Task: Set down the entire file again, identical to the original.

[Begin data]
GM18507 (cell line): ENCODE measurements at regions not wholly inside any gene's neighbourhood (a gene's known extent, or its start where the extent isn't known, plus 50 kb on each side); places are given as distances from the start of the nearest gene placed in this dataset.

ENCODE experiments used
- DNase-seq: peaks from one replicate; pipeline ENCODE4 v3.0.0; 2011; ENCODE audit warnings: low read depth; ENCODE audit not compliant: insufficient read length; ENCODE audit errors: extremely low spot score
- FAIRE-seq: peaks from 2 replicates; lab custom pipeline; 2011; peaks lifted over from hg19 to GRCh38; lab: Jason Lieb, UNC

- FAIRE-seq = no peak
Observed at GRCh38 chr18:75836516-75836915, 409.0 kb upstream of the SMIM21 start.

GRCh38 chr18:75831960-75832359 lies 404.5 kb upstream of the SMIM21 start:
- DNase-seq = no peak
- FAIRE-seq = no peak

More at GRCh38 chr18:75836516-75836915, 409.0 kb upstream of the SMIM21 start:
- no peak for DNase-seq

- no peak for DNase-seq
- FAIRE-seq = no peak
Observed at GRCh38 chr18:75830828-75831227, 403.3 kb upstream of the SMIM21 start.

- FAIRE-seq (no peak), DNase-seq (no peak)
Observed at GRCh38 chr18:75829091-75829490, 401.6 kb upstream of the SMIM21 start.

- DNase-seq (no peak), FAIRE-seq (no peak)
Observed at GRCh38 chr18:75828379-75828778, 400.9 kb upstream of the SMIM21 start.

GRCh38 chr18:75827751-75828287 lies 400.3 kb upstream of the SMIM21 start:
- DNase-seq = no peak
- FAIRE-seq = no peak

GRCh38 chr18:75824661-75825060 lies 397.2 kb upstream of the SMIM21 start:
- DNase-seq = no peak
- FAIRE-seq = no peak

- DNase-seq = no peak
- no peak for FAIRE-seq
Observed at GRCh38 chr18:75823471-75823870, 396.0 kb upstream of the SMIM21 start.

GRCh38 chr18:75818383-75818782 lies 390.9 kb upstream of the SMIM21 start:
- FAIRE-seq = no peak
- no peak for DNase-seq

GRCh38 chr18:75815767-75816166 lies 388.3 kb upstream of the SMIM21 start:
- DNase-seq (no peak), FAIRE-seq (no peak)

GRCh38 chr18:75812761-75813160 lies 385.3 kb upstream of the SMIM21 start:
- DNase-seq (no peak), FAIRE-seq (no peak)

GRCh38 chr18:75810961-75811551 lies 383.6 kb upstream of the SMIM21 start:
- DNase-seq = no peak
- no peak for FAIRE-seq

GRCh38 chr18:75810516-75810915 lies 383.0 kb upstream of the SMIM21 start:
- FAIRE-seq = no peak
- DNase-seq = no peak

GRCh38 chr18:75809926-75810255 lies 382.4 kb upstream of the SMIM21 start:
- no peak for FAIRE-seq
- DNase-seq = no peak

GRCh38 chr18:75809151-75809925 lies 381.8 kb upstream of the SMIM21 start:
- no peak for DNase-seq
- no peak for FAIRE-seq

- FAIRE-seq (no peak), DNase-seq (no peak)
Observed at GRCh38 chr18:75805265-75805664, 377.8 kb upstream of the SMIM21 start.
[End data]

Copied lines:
GM18507 (cell line): ENCODE measurements at regions not wholly inside any gene's neighbourhood (a gene's known extent, or its start where the extent isn't known, plus 50 kb on each side); places are given as distances from the start of the nearest gene placed in this dataset.

ENCODE experiments used
- DNase-seq: peaks from one replicate; pipeline ENCODE4 v3.0.0; 2011; ENCODE audit warnings: low read depth; ENCODE audit not compliant: insufficient read length; ENCODE audit errors: extremely low spot score
- FAIRE-seq: peaks from 2 replicates; lab custom pipeline; 2011; peaks lifted over from hg19 to GRCh38; lab: Jason Lieb, UNC

- FAIRE-seq = no peak
Observed at GRCh38 chr18:75836516-75836915, 409.0 kb upstream of the SMIM21 start.

GRCh38 chr18:75831960-75832359 lies 404.5 kb upstream of the SMIM21 start:
- DNase-seq = no peak
- FAIRE-seq = no peak

More at GRCh38 chr18:75836516-75836915, 409.0 kb upstream of the SMIM21 start:
- no peak for DNase-seq

- no peak for DNase-seq
- FAIRE-seq = no peak
Observed at GRCh38 chr18:75830828-75831227, 403.3 kb upstream of the SMIM21 start.

- FAIRE-seq (no peak), DNase-seq (no peak)
Observed at GRCh38 chr18:75829091-75829490, 401.6 kb upstream of the SMIM21 start.

- DNase-seq (no peak), FAIRE-seq (no peak)
Observed at GRCh38 chr18:75828379-75828778, 400.9 kb upstream of the SMIM21 start.

GRCh38 chr18:75827751-75828287 lies 400.3 kb upstream of the SMIM21 start:
- DNase-seq = no peak
- FAIRE-seq = no peak

GRCh38 chr18:75824661-75825060 lies 397.2 kb upstream of the SMIM21 start:
- DNase-seq = no peak
- FAIRE-seq = no peak

- DNase-seq = no peak
- no peak for FAIRE-seq
Observed at GRCh38 chr18:75823471-75823870, 396.0 kb upstream of the SMIM21 start.

GRCh38 chr18:75818383-75818782 lies 390.9 kb upstream of the SMIM21 start:
- FAIRE-seq = no peak
- no peak for DNase-seq

GRCh38 chr18:75815767-75816166 lies 388.3 kb upstream of the SMIM21 start:
- DNase-seq (no peak), FAIRE-seq (no peak)

GRCh38 chr18:75812761-75813160 lies 385.3 kb upstream of the SMIM21 start:
- DNase-seq (no peak), FAIRE-seq (no peak)

GRCh38 chr18:75810961-75811551 lies 383.6 kb upstream of the SMIM21 start:
- DNase-seq = no peak
- no peak for FAIRE-seq

GRCh38 chr18:75810516-75810915 lies 383.0 kb upstream of the SMIM21 start:
- FAIRE-seq = no peak
- DNase-seq = no peak

GRCh38 chr18:75809926-75810255 lies 382.4 kb upstream of the SMIM21 start:
- no peak for FAIRE-seq
- DNase-seq = no peak

GRCh38 chr18:75809151-75809925 lies 381.8 kb upstream of the SMIM21 start:
- no peak for DNase-seq
- no peak for FAIRE-seq

- FAIRE-seq (no peak), DNase-seq (no peak)
Observed at GRCh38 chr18:75805265-75805664, 377.8 kb upstream of the SMIM21 start.